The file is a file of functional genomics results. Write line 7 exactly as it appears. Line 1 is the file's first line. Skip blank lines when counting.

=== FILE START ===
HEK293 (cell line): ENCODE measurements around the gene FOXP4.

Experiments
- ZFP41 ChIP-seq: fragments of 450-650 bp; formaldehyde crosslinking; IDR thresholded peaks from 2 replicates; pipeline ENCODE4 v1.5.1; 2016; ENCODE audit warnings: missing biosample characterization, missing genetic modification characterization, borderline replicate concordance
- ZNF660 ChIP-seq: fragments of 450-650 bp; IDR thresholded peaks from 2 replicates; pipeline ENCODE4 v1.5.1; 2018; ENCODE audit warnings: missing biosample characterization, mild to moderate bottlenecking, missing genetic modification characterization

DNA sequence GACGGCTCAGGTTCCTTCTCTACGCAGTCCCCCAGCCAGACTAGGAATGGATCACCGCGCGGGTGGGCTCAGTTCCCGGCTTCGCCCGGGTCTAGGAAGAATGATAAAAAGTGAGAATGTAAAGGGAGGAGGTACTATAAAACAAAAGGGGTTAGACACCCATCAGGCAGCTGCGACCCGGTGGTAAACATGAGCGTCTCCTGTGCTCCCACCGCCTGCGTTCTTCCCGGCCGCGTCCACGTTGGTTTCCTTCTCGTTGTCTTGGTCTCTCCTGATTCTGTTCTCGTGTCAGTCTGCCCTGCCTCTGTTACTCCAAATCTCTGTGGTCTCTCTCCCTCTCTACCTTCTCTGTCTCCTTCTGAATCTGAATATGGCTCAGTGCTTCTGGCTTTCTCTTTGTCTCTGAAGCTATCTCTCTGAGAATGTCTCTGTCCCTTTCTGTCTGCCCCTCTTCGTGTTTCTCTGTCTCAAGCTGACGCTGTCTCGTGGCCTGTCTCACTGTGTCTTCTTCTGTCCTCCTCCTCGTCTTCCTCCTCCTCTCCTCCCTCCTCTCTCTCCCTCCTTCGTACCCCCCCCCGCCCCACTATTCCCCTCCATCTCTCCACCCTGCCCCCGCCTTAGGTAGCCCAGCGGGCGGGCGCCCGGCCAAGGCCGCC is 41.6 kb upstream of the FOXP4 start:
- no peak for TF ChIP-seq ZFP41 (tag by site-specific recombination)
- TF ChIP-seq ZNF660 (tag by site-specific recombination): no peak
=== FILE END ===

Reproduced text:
- TF ChIP-seq ZNF660 (tag by site-specific recombination): no peak